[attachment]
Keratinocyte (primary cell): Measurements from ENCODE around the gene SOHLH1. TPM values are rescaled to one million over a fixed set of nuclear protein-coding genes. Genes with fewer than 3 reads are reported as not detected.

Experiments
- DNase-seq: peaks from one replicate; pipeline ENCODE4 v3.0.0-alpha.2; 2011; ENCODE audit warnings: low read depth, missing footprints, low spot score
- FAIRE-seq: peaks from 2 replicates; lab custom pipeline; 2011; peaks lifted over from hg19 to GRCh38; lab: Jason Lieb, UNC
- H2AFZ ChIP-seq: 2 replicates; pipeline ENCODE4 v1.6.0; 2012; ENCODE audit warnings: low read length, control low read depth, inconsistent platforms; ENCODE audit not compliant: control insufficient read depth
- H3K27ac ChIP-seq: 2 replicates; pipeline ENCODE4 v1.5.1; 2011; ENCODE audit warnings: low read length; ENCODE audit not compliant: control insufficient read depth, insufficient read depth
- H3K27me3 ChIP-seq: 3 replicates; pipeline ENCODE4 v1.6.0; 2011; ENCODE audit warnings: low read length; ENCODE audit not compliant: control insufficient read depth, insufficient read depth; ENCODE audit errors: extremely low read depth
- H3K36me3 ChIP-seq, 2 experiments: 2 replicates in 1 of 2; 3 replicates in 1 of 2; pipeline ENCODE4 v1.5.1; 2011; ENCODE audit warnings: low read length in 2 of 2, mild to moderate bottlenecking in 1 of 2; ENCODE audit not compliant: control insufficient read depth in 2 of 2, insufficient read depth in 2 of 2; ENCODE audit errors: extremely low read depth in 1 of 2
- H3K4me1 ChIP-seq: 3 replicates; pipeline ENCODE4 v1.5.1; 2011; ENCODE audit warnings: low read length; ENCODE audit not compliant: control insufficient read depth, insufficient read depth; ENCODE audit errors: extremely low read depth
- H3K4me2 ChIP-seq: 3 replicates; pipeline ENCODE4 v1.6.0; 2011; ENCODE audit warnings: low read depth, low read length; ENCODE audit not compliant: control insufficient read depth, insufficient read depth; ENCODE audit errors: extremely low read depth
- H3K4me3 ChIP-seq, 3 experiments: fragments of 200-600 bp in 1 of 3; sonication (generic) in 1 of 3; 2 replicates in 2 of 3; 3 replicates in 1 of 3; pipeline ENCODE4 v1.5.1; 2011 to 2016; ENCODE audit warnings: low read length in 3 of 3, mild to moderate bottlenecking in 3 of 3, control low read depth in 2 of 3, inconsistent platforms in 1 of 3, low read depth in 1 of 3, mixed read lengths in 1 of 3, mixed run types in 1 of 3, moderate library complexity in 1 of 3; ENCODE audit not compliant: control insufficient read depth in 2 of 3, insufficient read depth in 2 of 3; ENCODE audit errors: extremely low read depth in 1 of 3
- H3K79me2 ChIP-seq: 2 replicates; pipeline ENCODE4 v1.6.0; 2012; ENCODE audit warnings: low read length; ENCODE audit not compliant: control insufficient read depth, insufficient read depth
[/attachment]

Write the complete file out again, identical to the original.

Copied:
Keratinocyte (primary cell): Measurements from ENCODE around the gene SOHLH1. TPM values are rescaled to one million over a fixed set of nuclear protein-coding genes. Genes with fewer than 3 reads are reported as not detected.

Experiments
- DNase-seq: peaks from one replicate; pipeline ENCODE4 v3.0.0-alpha.2; 2011; ENCODE audit warnings: low read depth, missing footprints, low spot score
- FAIRE-seq: peaks from 2 replicates; lab custom pipeline; 2011; peaks lifted over from hg19 to GRCh38; lab: Jason Lieb, UNC
- H2AFZ ChIP-seq: 2 replicates; pipeline ENCODE4 v1.6.0; 2012; ENCODE audit warnings: low read length, control low read depth, inconsistent platforms; ENCODE audit not compliant: control insufficient read depth
- H3K27ac ChIP-seq: 2 replicates; pipeline ENCODE4 v1.5.1; 2011; ENCODE audit warnings: low read length; ENCODE audit not compliant: control insufficient read depth, insufficient read depth
- H3K27me3 ChIP-seq: 3 replicates; pipeline ENCODE4 v1.6.0; 2011; ENCODE audit warnings: low read length; ENCODE audit not compliant: control insufficient read depth, insufficient read depth; ENCODE audit errors: extremely low read depth
- H3K36me3 ChIP-seq, 2 experiments: 2 replicates in 1 of 2; 3 replicates in 1 of 2; pipeline ENCODE4 v1.5.1; 2011; ENCODE audit warnings: low read length in 2 of 2, mild to moderate bottlenecking in 1 of 2; ENCODE audit not compliant: control insufficient read depth in 2 of 2, insufficient read depth in 2 of 2; ENCODE audit errors: extremely low read depth in 1 of 2
- H3K4me1 ChIP-seq: 3 replicates; pipeline ENCODE4 v1.5.1; 2011; ENCODE audit warnings: low read length; ENCODE audit not compliant: control insufficient read depth, insufficient read depth; ENCODE audit errors: extremely low read depth
- H3K4me2 ChIP-seq: 3 replicates; pipeline ENCODE4 v1.6.0; 2011; ENCODE audit warnings: low read depth, low read length; ENCODE audit not compliant: control insufficient read depth, insufficient read depth; ENCODE audit errors: extremely low read depth
- H3K4me3 ChIP-seq, 3 experiments: fragments of 200-600 bp in 1 of 3; sonication (generic) in 1 of 3; 2 replicates in 2 of 3; 3 replicates in 1 of 3; pipeline ENCODE4 v1.5.1; 2011 to 2016; ENCODE audit warnings: low read length in 3 of 3, mild to moderate bottlenecking in 3 of 3, control low read depth in 2 of 3, inconsistent platforms in 1 of 3, low read depth in 1 of 3, mixed read lengths in 1 of 3, mixed run types in 1 of 3, moderate library complexity in 1 of 3; ENCODE audit not compliant: control insufficient read depth in 2 of 3, insufficient read depth in 2 of 3; ENCODE audit errors: extremely low read depth in 1 of 3
- H3K79me2 ChIP-seq: 2 replicates; pipeline ENCODE4 v1.6.0; 2012; ENCODE audit warnings: low read length; ENCODE audit not compliant: control insufficient read depth, insufficient read depth